Archive for the Leading You to Love Category

Domestic Violence Awareness Month

Posted in Leading You to Love, The Man Curse, Uncategorized with tags , , , , , on October 12, 2016 by Raqiyah Mays

I had to sign this confidentiality agreement before speaking to a room of domestic violence survivors. All month, I’ve been heading to shelters in the Urban Resource Institute (URI) network throughout NYC, reading from The Man Curse, and conducting the workshop I created based on my novel. This can only happen after signing the confidentiality agreement below that promises to never reveal the location of any shelter. Imagine being in a relationship that ends with you having to hide from the one you love? #DomesticViolenceAwarenessMonth

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Raqiyah Mays Brings “The Man Curse” to Domestic Violence Shelters for DV Awareness Month

Posted in Leading You to Love, The Man Curse, Uncategorized with tags , , , , , on October 4, 2016 by Raqiyah Mays

October is #DomesticViolence Awareness Month. I’m looking forward to working with Urban Resource Institute (URI) again this month, heading to shelters, reading from #TheManCurse, empowering, inspiring, and motivating DV survivors through literature and therapy. If you know of anyone in need, or are a victim yourself, please reach out for help and call the National Domestic Violence Hotline at 1−800−799−7233.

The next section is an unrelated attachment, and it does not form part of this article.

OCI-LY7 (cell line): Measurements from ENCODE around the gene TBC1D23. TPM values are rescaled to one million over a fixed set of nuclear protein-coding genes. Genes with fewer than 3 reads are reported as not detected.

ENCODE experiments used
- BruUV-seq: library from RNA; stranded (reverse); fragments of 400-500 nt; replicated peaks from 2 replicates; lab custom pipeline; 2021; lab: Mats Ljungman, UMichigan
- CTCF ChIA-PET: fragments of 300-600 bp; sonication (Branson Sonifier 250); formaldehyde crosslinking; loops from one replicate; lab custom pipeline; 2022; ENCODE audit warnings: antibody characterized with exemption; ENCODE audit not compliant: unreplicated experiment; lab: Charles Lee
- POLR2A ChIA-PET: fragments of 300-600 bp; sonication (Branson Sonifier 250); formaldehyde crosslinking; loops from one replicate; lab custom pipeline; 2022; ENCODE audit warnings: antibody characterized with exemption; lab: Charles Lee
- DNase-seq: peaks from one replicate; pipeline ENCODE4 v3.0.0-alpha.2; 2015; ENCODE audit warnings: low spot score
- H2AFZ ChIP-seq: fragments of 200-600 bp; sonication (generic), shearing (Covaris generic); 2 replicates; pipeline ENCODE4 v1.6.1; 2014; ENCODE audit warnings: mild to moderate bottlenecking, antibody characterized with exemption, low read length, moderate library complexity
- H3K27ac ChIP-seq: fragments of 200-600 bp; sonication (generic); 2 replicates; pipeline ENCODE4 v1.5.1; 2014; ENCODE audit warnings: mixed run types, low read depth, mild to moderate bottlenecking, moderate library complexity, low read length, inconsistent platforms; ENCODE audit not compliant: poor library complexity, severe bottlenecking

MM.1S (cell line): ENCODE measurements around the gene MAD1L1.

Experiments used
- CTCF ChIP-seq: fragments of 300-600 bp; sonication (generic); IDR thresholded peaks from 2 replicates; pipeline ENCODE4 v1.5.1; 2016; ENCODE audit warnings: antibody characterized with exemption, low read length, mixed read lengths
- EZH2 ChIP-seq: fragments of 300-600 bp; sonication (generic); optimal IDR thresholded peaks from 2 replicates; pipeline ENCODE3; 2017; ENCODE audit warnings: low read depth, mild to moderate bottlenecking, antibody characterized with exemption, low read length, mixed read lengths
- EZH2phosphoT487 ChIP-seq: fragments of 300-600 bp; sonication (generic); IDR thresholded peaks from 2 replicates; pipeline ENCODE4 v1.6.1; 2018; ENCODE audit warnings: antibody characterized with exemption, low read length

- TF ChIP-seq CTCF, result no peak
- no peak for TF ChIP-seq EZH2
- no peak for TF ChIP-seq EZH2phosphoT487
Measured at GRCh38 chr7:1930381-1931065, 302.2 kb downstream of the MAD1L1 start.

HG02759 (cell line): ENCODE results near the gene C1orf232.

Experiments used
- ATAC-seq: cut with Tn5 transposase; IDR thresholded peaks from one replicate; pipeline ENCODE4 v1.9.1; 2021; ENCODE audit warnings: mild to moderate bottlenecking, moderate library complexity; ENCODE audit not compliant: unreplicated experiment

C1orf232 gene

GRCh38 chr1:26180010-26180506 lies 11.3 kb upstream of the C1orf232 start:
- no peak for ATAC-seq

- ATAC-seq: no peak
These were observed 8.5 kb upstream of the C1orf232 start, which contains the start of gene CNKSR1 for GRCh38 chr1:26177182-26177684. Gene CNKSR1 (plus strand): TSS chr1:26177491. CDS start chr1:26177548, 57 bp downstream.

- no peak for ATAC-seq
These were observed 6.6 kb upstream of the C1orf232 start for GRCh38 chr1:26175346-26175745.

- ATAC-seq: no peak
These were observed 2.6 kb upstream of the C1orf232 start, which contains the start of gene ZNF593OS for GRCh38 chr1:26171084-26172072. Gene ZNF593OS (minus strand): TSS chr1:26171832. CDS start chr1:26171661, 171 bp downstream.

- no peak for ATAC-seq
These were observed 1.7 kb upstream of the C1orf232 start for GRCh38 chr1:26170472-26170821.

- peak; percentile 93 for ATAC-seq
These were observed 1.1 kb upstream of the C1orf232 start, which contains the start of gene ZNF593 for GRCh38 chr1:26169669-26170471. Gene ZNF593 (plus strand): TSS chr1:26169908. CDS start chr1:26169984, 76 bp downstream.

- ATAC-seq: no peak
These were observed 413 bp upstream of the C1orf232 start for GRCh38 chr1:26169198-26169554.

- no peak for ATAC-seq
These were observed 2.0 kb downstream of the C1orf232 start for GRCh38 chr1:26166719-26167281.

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Mary Kay Cosmetic’s Global Day of Beauty

Posted in Leading You to Love, Uncategorized with tags , , , , on May 12, 2016 by Raqiyah Mays

Was invited to see a room of Domestic Violence survivors, from local shelters, pampered with makeup, fashion, music & lunch at Mary Kay Cosmetic’s ‪#‎GlobalDayOfBeauty‬. It was beautiful seeing survivors, from local NYC shelters, who’ve been through so much uplifted with love in a way that Mary Kay founder, Mary Kay Ash, has been doing for years after realizing some of her Mary Kay employees were survivors of domestic violence. This is a wonderful tradition to continue.  #GlobalDayOfBeauty

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Fashion designer Tracy Reese (whose designs have been worn by everyone from Michelle Obama to Sarah Jessica Parker) was in the house giving the ladies fashion tips.